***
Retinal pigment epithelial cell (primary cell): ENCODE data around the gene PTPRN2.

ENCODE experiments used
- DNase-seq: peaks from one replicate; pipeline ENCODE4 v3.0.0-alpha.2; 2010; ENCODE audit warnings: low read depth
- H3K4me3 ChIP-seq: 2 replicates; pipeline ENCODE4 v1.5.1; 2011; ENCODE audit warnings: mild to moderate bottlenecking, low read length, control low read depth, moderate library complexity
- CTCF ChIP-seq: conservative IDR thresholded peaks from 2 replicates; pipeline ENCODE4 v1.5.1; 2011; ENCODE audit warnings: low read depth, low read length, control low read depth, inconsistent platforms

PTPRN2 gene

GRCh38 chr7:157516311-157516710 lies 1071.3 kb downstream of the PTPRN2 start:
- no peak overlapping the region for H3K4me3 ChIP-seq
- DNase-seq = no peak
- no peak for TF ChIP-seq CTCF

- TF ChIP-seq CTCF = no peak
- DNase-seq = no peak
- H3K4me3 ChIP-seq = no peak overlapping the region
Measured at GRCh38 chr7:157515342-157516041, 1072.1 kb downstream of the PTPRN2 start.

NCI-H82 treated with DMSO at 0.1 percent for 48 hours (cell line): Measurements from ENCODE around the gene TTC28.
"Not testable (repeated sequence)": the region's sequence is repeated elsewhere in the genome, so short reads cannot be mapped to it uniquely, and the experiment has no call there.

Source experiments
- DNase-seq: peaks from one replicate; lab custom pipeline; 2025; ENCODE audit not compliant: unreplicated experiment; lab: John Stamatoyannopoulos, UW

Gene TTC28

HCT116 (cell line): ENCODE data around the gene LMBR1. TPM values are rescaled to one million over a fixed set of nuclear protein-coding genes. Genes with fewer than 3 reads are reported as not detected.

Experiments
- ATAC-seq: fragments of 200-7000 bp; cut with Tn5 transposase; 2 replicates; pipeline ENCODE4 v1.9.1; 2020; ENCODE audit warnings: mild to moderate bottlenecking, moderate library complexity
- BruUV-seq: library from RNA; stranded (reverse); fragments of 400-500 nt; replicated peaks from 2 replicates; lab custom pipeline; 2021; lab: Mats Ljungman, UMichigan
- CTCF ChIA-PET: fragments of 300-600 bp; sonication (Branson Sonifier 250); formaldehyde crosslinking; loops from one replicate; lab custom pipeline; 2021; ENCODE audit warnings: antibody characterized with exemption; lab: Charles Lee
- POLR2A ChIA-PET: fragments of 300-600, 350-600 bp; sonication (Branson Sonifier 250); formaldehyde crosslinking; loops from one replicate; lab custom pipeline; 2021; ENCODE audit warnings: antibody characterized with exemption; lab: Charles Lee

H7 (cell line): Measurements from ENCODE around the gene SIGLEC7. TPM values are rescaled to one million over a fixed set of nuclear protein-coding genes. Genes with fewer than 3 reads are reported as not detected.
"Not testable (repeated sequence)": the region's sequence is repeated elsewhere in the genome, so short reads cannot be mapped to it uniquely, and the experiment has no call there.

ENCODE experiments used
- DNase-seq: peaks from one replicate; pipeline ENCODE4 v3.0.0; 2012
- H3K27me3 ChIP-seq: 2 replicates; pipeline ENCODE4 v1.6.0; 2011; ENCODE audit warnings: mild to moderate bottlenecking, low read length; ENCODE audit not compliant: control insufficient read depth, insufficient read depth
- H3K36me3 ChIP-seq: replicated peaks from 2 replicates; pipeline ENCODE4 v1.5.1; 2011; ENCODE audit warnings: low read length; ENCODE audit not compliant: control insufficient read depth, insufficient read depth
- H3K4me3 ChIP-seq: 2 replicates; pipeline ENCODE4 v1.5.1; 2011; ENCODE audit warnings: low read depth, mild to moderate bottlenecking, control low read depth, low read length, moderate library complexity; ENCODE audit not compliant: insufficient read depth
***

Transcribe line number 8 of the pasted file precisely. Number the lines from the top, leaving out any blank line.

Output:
- no peak overlapping the region for H3K4me3 ChIP-seq